The NIH is committed to unraveling the underlying biologic cause(s) of ME/CFS as swiftly as possible, and promoting research that will inform the development of effective strategies for treatment and prevention of this devastating condition."

Click here for the full article.

ME/ Chronic Fatigue Syndrome News, February 2017

A CFS Researcher who has a son with severe Chronic Fatigue Syndrome-ME

Dr Ron Davis works at Stanford university in the genome technology centre.

He has found that gene expression shows that people with CFS/ME are very ill.

Dr Ron's son has severe Myalgic Encephalomyelitis, so he feels great passion and urgency about the research work.

Read more about his work here.

ME/ Chronic Fatigue Syndrome News, February 2017

Chronic Fatigue Syndrome News - faulty cell receptor found in immune cells throughout the body

When was the research published:

February 2017


T. Nguyen, S. Johnston, L. Clarke, P. Smith, D Staines, S. Marshall‐Gradisnik


Griffith University's National Centre for Neuroimmunology and Emerging Diseases,
South East Queensland, Australia

Sample size:

40 (25 healthy, 15 with CFS/ME)


A faulty cell receptor appears to cause the immune system changes seen in CFS/ME.

The cell receptor in question is called transient receptor potential melastatin 3 (TRPM3).

In healthy cells the cell receptor transfers calcium from outside the cell to the inside. Here it helps to regulate protein production and gene expression.

In people with CFS calcium isn't getting inside the cells as it should.

This cell receptor is found on every single cell in the body, which would explain the severity of CFS/ME.

It also explains why the illness CFS leads to different symptoms in different people. For example, this dysfunction of cell receptors affects the brain, the spinal cord, and the pancreas.

The research could lead to future CFS treatments and a long hoped for test for CFS.

Hypothesis, subject to further research:

The cause of faulty TRPM3 receptors could explain why many people experience CFS/ME following a traumatic event or serious infection.
'Threat receptors' such as TRPM3 are upregulated when the body is under any kind of threat, such as infection, trauma, or even childbirth.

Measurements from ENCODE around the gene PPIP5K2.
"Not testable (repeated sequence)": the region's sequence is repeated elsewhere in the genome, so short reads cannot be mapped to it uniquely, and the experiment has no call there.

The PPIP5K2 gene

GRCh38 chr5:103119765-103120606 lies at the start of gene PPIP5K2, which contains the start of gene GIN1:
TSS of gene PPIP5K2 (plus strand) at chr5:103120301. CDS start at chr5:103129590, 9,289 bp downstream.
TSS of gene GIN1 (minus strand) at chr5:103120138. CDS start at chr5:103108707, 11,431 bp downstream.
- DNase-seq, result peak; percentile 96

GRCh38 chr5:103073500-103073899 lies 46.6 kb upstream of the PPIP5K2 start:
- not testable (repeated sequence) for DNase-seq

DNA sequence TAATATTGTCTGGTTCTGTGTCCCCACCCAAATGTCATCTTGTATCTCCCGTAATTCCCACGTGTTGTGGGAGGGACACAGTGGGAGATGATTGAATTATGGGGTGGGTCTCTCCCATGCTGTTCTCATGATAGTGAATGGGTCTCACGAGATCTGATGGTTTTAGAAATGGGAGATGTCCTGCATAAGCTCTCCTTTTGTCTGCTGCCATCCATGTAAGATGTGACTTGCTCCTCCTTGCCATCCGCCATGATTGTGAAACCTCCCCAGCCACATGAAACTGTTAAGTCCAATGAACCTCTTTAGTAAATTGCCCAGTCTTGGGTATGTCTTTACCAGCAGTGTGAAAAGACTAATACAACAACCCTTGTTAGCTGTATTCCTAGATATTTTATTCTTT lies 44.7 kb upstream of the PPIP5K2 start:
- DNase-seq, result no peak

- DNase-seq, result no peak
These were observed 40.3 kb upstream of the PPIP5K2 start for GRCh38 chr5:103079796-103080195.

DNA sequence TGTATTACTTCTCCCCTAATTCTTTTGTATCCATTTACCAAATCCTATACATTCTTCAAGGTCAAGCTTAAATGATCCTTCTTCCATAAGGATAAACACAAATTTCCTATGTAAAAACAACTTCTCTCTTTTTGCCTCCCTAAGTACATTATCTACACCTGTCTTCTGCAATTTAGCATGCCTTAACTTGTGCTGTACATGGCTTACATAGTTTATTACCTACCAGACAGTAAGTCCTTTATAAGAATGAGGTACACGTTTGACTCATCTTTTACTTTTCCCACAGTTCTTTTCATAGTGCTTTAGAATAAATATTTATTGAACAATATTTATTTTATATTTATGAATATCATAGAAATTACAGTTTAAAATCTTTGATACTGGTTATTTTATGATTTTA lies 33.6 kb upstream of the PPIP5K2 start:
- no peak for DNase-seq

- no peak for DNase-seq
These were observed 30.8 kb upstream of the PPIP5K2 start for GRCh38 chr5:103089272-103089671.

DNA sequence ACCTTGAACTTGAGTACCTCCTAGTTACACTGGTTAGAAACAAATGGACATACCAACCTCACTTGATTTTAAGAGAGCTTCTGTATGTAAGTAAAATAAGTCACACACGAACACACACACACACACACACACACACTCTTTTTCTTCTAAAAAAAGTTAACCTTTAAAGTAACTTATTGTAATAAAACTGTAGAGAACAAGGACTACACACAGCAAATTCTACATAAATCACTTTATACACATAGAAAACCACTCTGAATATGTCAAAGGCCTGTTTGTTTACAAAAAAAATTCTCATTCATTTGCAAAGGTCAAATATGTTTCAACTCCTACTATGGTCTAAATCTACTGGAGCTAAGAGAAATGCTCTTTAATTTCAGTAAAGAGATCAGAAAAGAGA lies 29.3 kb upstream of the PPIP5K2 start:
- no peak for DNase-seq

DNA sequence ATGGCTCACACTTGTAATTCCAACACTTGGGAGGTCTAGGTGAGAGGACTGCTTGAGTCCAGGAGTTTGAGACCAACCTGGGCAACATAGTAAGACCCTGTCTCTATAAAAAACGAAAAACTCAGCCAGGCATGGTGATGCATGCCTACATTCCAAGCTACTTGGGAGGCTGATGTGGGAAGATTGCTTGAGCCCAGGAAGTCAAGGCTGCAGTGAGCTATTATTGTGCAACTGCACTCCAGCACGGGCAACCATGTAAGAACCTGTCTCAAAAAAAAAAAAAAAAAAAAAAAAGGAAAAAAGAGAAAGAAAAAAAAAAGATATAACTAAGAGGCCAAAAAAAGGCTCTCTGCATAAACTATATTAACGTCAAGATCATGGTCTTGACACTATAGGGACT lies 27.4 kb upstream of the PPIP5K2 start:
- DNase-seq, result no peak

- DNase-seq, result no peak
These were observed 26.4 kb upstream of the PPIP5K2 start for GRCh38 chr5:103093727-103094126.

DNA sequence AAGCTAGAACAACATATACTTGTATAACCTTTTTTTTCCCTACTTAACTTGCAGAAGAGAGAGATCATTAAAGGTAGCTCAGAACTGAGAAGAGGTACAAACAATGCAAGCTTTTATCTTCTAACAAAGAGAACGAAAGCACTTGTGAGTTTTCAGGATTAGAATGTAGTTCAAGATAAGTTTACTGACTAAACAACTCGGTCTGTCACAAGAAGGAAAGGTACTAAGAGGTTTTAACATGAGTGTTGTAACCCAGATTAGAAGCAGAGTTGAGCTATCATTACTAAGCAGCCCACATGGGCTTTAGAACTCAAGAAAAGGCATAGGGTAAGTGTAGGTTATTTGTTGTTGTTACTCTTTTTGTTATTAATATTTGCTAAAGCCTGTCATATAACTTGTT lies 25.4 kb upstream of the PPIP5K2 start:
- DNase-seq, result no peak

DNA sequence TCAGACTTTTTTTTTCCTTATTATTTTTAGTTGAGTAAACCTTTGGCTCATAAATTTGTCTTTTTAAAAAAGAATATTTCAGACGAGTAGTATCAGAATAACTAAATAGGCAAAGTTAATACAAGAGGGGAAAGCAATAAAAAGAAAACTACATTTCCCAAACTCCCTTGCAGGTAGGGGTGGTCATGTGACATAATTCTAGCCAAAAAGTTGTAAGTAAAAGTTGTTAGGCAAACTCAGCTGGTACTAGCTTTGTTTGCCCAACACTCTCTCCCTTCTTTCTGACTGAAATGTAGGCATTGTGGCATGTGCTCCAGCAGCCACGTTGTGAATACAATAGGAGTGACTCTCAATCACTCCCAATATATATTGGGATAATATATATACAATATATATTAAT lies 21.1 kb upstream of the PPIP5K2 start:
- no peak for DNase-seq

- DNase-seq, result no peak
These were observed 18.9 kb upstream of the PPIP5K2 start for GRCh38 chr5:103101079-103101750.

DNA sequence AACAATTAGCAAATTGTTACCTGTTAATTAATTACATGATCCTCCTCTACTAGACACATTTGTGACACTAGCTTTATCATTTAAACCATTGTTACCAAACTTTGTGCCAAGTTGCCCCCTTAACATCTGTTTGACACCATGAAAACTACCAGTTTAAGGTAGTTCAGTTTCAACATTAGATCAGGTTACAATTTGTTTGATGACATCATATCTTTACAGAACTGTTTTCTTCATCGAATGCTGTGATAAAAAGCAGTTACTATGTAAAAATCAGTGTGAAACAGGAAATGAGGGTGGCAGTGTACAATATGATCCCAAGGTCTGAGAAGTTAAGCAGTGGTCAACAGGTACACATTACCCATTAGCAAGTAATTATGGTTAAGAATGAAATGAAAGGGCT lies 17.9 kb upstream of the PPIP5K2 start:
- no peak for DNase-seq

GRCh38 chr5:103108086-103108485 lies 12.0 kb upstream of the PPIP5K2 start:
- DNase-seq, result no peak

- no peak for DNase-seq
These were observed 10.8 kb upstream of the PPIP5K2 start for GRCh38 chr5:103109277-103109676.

Katherine says: As usual, it is all too complicated for me! But how heartening that it provides a potential explanation for why the illness can follow both infection or trauma and why there are such different Chronic Fatigue Syndrome symptoms in different people.

Click through to this article on to find out more.

ME/ Chronic Fatigue Syndrome News, December 2016

Oxidative stress pathways and Energy metabolism in chronic fatigue syndrome patients -
Amino acid and fatty acid research

When was the research published:

December 2016


Chris Armstrong, a researcher. Bio 21 research group director Associate Professor Paul Gooley. Clinician, Dr Donald Lewis. Dr Neil McGregor, former editor of the Journal of Chronic Fatigue Syndrome, and Dr Henry Butt, director of medical laboratory Bioscreen.


University of Melbourne’s Bio21 Molecular Science and Biotechnology Institute and the Department of Biochemistry and Molecular Biology, Australia


Research into metabolites and microbiota in faeces, blood and urine with ME/CFS. Urine, blood and faecal samples were taken (after overnight fasting) from 34 women diagnosed with ME and from 25 people in a control group without the illness.


Magnetic resonance spectrometry was used to investigate differences in the energy metabolism of people with ME/CFS.


The research suggests that the composition of the good gut bacteria versus bad gut bacteria in people with CFS/ME could be shifting the body away from obtaining energy from glucose to obtaining energy instead from fats and proteins.